My inclination is that Cail Bruich would do well to stop flirting with fine dining and pointless innovation, ditch the doll’s tea party portions, the artful presentation and the multi-element dishes, and firmly refocus on nicely cooked, straightforward food. Unless you are a genius in the kitchen, less is usually more.

Dining experience won’t suit all tastes

Review published on 10/11/2009 © Sunday Herald

When you meet some people for dinner, you just know the food will take a back seat. More interested in catching up with the few months that have passed and all the news that’s been missed, few other people can captivate as much as one of my former high-school teachers who lights up a room.

With stories from her worldwide adventures, including drinks with Andy Warhol and banter with Joan Rivers (and that was in the one evening), I knew I was going to have to stay alert to the meal and my surroundings when I was dining with such a delightfully distracting friend.

Meeting early evening for a catch-up, in my friend’s west end patch, our meal started perfectly with a spot-on gin and tonic. The service started off almost too attentively as menus were thrust upon as and we pondered the wine list with half an eye on the small but enticing food selection. We opted for a chilled white Rioja, which unfortunately was the most successful choice of the evening.

It was the start of mushroom overdose for my dining companion, when an amuse bouche wild mushroom soup was served in espresso cups. A small quibble would be that they arrived before we’d finished our aperitifs and we didn’t start them until they were cooling, but the extra mini course made us both think that perhaps there was more attention to detail than normal, veering our opinion from bistro to fine dining.

As soon as our small cups were empty, the starters arrived promptly, though almost too promptly. I had gone for a pressed terrine of ham hough and foie gras with piccalilli, served with toasted sourdough, while my friend had chosen warm wild mushroom and confit onion tart, with poached hen’s egg and hollandaise sauce.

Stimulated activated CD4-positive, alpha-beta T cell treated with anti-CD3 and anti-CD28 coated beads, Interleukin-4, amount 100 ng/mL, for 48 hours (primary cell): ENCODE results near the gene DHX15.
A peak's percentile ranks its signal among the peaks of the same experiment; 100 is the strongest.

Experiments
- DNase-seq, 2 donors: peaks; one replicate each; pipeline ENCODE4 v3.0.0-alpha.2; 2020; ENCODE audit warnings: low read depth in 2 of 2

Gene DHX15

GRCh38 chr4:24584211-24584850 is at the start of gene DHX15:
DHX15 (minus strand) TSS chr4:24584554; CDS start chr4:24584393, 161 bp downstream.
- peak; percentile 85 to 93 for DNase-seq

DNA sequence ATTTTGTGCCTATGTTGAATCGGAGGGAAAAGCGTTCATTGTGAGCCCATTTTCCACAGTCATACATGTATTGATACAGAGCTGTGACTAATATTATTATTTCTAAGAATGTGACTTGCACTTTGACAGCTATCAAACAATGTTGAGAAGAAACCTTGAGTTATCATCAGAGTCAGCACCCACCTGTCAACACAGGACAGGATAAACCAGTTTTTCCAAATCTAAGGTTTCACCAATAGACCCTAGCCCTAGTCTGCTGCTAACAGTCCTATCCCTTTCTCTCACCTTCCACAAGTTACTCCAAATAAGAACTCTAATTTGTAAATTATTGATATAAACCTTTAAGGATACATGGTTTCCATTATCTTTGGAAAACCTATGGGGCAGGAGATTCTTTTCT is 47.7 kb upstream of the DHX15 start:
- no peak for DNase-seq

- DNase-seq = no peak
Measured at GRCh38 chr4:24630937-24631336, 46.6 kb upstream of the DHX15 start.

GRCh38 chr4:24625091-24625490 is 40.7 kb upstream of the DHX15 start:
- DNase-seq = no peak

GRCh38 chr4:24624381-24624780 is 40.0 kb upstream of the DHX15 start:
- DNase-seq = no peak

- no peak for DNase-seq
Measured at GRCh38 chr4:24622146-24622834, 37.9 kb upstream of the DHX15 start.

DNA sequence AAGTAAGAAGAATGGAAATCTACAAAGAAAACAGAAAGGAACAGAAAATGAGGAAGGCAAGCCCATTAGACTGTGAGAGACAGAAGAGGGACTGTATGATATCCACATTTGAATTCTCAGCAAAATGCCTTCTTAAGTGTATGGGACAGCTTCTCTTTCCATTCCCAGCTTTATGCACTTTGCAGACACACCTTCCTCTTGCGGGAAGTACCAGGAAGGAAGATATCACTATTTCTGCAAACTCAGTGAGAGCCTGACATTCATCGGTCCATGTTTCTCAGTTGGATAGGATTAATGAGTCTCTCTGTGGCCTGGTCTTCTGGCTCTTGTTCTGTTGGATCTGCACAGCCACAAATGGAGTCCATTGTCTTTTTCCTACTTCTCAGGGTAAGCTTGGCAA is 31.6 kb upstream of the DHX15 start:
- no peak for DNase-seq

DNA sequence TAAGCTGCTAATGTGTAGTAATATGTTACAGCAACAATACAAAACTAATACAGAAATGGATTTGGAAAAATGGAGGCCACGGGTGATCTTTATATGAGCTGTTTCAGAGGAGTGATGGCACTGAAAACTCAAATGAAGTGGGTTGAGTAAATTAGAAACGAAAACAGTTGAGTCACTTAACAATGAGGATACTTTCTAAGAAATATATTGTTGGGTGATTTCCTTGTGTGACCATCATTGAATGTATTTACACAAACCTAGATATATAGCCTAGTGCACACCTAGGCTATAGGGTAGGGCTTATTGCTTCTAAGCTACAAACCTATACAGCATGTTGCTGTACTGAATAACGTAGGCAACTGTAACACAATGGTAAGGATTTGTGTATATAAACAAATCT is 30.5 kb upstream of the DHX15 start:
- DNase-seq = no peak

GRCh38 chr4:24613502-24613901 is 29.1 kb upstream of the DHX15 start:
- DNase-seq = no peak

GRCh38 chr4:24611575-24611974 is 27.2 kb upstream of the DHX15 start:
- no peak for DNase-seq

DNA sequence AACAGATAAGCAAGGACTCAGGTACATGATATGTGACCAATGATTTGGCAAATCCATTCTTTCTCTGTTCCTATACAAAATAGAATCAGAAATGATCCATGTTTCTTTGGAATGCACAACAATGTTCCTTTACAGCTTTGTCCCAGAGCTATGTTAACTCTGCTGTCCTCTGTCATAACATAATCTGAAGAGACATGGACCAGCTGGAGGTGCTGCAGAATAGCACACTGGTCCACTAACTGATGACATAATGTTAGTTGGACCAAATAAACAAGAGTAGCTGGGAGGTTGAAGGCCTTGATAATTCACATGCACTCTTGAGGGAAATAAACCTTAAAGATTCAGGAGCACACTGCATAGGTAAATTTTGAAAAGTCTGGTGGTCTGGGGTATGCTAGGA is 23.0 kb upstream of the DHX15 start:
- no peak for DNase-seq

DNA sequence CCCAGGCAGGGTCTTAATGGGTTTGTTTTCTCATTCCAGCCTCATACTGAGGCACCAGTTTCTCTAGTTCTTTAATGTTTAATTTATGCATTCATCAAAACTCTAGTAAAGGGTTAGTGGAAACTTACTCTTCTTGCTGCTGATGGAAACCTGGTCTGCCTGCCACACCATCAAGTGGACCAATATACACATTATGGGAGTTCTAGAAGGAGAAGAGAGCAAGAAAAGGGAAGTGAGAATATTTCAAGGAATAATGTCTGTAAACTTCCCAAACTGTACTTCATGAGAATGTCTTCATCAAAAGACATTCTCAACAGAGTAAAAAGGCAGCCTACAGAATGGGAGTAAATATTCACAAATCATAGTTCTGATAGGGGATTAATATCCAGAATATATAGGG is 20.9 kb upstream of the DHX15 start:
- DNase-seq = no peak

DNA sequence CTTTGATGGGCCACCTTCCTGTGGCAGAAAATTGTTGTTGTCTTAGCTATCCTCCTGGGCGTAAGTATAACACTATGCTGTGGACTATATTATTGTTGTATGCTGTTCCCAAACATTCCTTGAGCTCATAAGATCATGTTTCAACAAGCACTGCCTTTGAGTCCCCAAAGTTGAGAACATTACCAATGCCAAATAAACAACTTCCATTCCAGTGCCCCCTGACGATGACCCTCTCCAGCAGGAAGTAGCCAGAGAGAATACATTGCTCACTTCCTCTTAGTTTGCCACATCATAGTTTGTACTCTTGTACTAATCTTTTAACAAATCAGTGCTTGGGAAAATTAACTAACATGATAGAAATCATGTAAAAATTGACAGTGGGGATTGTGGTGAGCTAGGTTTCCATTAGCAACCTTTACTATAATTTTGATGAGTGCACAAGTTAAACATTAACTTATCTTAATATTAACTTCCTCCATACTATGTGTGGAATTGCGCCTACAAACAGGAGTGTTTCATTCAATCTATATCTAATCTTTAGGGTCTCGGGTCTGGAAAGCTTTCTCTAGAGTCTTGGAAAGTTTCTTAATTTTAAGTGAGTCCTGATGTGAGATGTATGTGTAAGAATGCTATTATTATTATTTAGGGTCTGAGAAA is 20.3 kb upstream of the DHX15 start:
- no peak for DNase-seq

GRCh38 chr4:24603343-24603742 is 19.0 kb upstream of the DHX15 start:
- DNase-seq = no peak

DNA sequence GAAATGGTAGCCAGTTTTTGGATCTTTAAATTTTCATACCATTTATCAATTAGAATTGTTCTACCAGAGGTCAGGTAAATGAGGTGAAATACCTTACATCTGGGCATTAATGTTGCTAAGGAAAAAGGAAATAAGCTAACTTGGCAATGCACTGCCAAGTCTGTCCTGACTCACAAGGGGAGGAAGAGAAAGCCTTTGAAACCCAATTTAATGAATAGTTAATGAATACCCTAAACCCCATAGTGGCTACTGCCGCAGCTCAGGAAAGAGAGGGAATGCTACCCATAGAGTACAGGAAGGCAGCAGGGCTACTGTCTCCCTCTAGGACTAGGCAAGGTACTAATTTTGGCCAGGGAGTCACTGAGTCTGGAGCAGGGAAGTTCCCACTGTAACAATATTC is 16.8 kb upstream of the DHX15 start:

My meat terrine was tasty and well seasoned but the sourdough was almost inedible and so crunchy it was verging on stale. The vegetable tart was more successful and I was told the hollandaise was suitably sharp to cut through the rich mixture of flavours.

Our main courses were corn fed chicken leg with pomme puree and wild mushrooms (noticing a theme?) and I had the fillet of sea bream with pepperonata and confit fennel.

As a seasoned pre-theatre partaker, what was first apparent was the small portions and the fact that the accompanying vegetables seemed to be missing something. Although the chicken was tasty, the pomme puree was more smash than panache with very little culinary effort in evidence. I was convinced to try it to make sure the blandness was not just subjectivity brought on by excessive mushrooms. My bream was well cooked, if a little on the small side, but the whole didn’t quite work as a dish with flavours fighting with a distinct lack of comforting cohesiveness.

It was at this moment a large party arrived, breaking up the quiet buzz of conversation with a clatter of chairs and a dose of general mayhem. And it was also at this moment we were wholly forgotten. We sat with the dessert menu for so long that not even the dark chocolate and pecan brownie could convince us to order another course, even with two spoons.

After another long wait we realised we’d have to fetch our own jackets and while I investigated the back quarters of the restaurant, I wished I’d enjoyed the meal more as I looked into the bustling kitchen and saw cheese being prepared on a makeshift surface in the rear corridor.

That kind of hand-knitted approach can normally sway me into praise but as we left unnoticed and unsatisfied, I hoped we’d just caught them on a bad night.

I hadn’t expected the food and service to be the main distraction with which I’d have to contend.